Study: Public transit riders save $9K on gas
But latest increase in Metrorail ridership likely due to festival, weather
Metro has seen a spike in ridership as gasoline prices rise, but many of the riders may be searching for pink blossoms instead of a bit more green in their wallets.
"What is having an impact is the picture-perfect weather. I don't remember ever seeing so many tourists in Washington as we have had in the past few days," said AAA Mid-Atlantic spokesman Lon Anderson.
Metrorail experienced its second-busiest day in the system's 34-year history Friday, with 891,240 trips recorded, but that was probably due to the spectacular weather bringing in tourists for the Cherry Blossom Festival, as well as sporting events involving the Washington Wizards professional basketball team, the Nationals baseball team and D.C. United soccer, Metro spokesman Steven Taubenkibel said.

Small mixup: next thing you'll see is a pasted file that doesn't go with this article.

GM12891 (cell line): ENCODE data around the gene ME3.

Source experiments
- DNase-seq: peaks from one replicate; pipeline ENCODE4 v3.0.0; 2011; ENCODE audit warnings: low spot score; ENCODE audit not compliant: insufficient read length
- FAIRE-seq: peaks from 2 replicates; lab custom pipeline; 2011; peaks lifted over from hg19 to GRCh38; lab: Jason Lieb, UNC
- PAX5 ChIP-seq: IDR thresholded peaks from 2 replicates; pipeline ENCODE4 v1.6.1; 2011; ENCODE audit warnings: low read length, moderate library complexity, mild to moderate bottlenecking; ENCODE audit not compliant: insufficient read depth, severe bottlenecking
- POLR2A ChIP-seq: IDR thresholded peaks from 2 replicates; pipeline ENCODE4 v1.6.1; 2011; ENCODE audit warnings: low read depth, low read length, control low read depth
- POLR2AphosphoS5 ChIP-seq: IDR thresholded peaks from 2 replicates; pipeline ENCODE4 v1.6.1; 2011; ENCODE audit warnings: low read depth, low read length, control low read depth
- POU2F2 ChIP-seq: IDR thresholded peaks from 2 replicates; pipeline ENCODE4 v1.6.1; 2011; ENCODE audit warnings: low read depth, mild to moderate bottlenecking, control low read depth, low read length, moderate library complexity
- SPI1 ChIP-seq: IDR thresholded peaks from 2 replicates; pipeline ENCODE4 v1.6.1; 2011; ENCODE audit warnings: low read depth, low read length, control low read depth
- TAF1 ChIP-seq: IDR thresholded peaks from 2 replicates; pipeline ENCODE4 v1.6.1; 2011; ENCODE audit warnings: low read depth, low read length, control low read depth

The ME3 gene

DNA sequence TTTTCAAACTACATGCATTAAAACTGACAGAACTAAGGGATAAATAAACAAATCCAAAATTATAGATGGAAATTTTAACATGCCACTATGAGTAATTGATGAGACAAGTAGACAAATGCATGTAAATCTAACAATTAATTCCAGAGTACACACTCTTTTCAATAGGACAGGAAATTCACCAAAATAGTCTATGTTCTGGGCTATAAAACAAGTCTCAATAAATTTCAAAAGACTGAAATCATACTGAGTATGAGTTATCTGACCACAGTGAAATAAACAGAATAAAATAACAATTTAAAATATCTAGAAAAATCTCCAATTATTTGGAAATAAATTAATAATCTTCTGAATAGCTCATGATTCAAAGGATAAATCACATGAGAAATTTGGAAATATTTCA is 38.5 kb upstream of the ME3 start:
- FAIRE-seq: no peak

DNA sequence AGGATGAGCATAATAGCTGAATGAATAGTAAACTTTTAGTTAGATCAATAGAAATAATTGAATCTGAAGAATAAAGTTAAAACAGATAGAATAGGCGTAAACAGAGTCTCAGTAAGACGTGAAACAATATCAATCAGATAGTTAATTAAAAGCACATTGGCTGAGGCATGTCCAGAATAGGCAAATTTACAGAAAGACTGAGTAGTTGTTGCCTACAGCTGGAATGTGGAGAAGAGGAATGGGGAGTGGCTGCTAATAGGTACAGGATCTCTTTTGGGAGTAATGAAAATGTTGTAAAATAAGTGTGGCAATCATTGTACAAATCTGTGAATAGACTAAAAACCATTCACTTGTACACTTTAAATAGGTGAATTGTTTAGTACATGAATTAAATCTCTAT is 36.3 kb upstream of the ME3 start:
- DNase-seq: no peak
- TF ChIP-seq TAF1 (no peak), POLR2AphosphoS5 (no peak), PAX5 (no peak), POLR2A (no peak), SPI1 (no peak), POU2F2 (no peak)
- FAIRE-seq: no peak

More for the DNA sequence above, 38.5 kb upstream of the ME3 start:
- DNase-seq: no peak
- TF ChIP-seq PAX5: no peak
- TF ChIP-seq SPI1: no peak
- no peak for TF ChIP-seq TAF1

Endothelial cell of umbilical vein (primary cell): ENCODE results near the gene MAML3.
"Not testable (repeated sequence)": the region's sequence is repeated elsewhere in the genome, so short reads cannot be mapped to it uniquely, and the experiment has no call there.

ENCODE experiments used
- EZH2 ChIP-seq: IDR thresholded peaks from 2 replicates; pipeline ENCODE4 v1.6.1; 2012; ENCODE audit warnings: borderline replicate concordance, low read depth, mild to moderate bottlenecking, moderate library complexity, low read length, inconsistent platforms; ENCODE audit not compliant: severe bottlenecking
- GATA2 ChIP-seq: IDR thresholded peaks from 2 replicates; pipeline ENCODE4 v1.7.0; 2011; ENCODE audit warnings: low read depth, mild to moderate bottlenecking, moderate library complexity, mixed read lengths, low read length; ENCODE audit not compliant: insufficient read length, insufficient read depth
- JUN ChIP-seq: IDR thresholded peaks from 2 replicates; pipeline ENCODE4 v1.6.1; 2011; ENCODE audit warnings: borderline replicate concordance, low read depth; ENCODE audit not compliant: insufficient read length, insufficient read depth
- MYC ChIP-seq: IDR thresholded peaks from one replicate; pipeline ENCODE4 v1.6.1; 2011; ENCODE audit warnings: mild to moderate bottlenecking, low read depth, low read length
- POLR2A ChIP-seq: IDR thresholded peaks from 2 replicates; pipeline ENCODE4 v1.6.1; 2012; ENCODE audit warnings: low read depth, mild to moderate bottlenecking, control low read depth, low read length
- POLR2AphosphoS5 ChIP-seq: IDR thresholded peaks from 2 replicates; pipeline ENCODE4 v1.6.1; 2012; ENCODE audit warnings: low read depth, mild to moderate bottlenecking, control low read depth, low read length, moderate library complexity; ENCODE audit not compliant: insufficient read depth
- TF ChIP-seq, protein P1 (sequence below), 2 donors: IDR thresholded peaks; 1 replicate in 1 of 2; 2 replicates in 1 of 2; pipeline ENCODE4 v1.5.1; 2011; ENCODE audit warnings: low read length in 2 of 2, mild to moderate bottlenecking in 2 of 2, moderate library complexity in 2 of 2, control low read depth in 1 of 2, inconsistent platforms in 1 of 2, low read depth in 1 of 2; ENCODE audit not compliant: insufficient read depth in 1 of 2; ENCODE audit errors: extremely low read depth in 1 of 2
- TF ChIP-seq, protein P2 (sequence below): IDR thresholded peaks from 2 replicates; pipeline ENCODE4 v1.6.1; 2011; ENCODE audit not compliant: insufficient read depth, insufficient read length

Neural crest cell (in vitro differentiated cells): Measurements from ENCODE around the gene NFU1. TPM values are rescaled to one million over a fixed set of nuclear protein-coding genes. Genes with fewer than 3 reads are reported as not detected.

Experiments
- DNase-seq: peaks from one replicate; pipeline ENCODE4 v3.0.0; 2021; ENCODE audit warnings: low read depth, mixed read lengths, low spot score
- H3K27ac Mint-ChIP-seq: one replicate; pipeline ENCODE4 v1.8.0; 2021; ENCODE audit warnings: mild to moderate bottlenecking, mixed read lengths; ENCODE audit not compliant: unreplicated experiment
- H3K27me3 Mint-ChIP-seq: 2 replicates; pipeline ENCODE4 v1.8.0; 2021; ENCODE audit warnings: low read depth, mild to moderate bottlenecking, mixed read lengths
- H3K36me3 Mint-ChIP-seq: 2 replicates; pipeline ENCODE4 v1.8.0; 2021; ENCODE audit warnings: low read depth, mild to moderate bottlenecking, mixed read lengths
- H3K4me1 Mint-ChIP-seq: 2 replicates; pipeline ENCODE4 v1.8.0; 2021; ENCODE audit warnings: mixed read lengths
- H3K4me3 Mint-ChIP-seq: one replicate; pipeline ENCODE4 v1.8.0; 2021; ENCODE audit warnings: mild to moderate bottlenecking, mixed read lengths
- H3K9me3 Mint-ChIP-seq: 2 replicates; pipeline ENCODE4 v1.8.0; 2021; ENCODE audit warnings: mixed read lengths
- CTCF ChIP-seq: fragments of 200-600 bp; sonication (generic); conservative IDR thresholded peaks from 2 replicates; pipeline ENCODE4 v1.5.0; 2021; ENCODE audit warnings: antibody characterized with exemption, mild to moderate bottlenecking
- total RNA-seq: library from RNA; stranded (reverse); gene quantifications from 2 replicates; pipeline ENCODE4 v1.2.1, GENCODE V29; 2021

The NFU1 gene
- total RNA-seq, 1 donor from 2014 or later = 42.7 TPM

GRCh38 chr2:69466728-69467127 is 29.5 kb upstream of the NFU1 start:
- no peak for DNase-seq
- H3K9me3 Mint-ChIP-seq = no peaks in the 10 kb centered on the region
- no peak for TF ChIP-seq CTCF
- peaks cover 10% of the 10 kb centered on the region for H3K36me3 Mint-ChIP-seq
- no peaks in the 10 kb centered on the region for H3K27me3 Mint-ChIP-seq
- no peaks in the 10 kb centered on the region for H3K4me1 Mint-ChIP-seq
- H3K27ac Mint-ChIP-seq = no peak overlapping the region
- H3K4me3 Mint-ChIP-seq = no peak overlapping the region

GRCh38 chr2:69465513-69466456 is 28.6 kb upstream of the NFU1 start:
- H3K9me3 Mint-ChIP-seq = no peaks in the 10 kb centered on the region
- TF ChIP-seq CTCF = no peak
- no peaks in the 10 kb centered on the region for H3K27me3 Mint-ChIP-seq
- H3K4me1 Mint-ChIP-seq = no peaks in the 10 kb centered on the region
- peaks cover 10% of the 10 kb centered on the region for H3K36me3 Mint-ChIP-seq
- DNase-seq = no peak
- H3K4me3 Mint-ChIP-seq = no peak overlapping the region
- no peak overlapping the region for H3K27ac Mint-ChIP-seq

A new study showed public transit riders in the Washington, D.C., area save $9,087 annually compared with motorists because of high gas prices.
The study, released Monday by the American Public Transportation Association, calculated the savings based on current gasoline and parking prices in the Washington, D.C., region.
With analysts predicting gas prices will top $3 per gallon by early summer, more motorists are expected to find alternative ways to work, Anderson said. Past gas spikes led to record monthly ridership levels for Metrobus and Metrorail, he noted.
But it is too soon to know whether the recent rise in gas prices will impact monthly ridership for the Metro system, Taubenkibel said.
The busiest day in the system's history was Jan. 20, 2009, President Barack Obama's Inauguration Day, when 1.12 million trips were taken on the Metrorail system.
The third-busiest day in the system's history occurred April 1, in part due to the cherry blossoms, Taubenkibel said. "So the system is extremely busy right now."
It is hard to know how much ridership is increasing due to more people taking public transit because of high gas prices, Taubenkibel said.
But increased ridership does not necessarily solve Metro's looming budget problems.
"It's a trade-off," Taubenkibel said. "The high ridership does bring in more revenue, but of course it does increase operating expenses."